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Contemporary cubism

Sarah Pacini

IN THE HEART OF MONTREAL’S PLATEAU NEIGHBOURHOOD, A WARM YET MAGNIFICENTLY MODERN DWELLING BRINGS A WHOLE NEW MEANING TO CUBISM. JOIN US AS WE TOUR THIS AIRY, INSPIRING DESIGN WHERE THE TOUGHEST MATERIALS HAVE BEEN PUT TO BRILLIANT USE.

Starting fresh so frequently involves a creative combination of desire and imagination. After more than 30 years together, this couple returned to Montreal following several years in Boston, and felt they were up to the challenge. While living in the heart of Harvard Square, both had rediscovered the charm of a lively, urban neighbourhood, where people do their grocery shopping on foot, surrounded by stylish buildings from a bygone era.

Back in Montreal, they criss-crossed the streets of the city until they found a duplex with plenty of potential, right in the heart of the Plateau. All it needed was a complete rebuild! Working with architect Henri Cleinge, they decided on a U-shaped design of 19-foot modular cubes that would make full use of the deep lot. The materials chosen for the exterior set the tone for the overall look: a solemn envelope of grey-brown brick with oxidized brass panels.

Inside, several floor-to-ceiling glass walls, a central bridge on the ground floor linking the front of the house to the rear, and one long, continuous hallway connecting all the rooms are among the key elements. The linear approach appealed to the owners, who liken the experience to walking by a series of display windows featuring different scenes–a veritable theatre of comfortable living. The centre of the home features a green zone that receives full sun in the afternoon. It is accessible from the adjacent areas via sliding glass doors. When this doors are open, it creates an even larger space, airy and filled with light.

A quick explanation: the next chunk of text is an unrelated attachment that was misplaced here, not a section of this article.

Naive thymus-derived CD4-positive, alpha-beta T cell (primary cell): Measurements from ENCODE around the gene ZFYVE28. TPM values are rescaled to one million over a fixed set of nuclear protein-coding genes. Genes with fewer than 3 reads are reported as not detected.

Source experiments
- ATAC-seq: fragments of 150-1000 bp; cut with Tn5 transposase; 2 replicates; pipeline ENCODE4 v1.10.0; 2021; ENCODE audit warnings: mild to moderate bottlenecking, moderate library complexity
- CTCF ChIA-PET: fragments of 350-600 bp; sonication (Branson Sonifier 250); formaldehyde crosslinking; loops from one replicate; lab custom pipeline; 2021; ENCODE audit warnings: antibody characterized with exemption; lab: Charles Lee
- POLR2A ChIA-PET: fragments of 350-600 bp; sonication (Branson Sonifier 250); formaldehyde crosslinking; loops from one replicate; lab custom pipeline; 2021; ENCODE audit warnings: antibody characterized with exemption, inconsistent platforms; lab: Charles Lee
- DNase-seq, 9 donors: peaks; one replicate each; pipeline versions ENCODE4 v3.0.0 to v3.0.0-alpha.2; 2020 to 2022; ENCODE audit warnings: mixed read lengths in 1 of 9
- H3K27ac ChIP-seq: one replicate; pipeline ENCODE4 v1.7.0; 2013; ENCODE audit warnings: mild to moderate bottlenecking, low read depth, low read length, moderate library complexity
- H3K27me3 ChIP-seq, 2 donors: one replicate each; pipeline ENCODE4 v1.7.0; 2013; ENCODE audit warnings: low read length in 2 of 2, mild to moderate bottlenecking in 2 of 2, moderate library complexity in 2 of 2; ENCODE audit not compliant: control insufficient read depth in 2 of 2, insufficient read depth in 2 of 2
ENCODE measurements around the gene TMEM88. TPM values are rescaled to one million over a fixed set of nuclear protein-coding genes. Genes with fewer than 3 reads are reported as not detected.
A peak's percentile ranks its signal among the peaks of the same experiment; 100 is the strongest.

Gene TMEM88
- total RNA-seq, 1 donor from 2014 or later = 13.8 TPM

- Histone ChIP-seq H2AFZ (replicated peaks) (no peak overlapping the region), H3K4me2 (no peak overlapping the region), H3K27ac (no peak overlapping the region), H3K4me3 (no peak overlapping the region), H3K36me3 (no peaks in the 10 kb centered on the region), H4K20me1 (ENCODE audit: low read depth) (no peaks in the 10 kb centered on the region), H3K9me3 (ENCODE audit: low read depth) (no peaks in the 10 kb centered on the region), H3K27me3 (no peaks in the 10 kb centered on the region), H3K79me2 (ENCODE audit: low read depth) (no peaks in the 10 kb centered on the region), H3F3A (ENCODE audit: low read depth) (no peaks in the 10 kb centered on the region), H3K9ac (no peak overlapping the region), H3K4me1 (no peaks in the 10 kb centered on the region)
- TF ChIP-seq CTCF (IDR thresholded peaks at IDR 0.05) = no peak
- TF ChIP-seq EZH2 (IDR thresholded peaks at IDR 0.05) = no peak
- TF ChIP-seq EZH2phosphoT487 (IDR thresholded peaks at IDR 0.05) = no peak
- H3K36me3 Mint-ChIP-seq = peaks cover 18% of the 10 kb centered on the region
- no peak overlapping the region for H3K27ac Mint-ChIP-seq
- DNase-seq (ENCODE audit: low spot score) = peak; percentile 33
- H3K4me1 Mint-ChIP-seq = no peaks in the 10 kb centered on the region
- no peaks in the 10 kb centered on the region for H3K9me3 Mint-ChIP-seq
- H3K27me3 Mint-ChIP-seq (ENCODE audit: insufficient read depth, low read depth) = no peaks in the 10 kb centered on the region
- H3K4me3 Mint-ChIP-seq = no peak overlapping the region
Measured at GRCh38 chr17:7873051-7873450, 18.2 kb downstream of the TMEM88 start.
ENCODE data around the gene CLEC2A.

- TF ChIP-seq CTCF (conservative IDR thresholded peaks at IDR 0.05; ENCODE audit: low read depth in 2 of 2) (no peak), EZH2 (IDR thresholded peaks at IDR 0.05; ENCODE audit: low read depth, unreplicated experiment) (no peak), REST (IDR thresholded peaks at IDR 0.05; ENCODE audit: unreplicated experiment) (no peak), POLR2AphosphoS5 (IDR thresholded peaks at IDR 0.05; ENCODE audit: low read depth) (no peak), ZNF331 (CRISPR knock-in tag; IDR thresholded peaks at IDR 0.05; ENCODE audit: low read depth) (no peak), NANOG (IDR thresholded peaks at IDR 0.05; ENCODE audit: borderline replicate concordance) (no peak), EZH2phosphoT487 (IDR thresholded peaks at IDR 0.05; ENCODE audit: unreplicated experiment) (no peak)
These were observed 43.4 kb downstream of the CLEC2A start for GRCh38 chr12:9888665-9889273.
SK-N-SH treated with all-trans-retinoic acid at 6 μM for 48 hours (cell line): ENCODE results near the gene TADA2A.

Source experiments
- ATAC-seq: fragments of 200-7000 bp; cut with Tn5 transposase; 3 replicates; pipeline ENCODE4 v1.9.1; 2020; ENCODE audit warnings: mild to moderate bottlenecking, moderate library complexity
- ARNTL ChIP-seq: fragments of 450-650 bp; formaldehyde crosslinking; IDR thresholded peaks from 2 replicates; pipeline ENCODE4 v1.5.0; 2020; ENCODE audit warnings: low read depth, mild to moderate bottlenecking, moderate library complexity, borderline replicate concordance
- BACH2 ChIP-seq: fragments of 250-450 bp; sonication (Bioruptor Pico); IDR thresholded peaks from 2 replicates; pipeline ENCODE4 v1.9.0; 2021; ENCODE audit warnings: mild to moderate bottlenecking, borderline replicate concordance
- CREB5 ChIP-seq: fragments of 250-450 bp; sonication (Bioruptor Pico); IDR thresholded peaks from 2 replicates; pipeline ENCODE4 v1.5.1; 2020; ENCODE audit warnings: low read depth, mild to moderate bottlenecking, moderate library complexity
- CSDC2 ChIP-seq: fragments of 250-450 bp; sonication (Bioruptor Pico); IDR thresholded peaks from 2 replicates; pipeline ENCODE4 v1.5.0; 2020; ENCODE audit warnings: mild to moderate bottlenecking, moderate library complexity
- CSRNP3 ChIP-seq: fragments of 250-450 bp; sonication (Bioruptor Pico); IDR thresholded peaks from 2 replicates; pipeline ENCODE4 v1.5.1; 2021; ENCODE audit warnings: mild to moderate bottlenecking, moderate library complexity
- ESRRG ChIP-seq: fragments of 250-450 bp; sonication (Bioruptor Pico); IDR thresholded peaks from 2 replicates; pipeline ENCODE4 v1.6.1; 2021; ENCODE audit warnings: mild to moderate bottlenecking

A green zone at the back lets early sunlight into the kitchen without sacrificing a two –car garage– a highly coveted luxury in this neighbourhood. As I explored the home with owner Manon Bélanger (herself a professional designer), I was aware of the visual purity of the space, created through a clever balance of solid materials and sophisticated design. In every room, one experiences a very pleasant sensation of “grounded floating.”

A fine sense of focus has resulted in an environment that is both contemporary and warm: a sleek kitchen in mushroom tones, with a low toe-kick space and monoblock look; a floating, linear staircase; ceiling-mounted door tracks; glass doors; polished concrete floors and no mouldings.

Ms. Bélanger was inspired by her travels to Europe (including a stop at the famous Salone del Mobile in Milan), visits to local boutiques and intensive online research, which led her to designers, craftspeople, contractors and suppliers, whom she contacted with the help of her husband. It took three years, but these new cubist masters now have an inner-city sanctuary that suits their souls.

manonbelanger.com

Contemporary cubism – e-mag

Photos : Adrien Williams

Sarah Pacini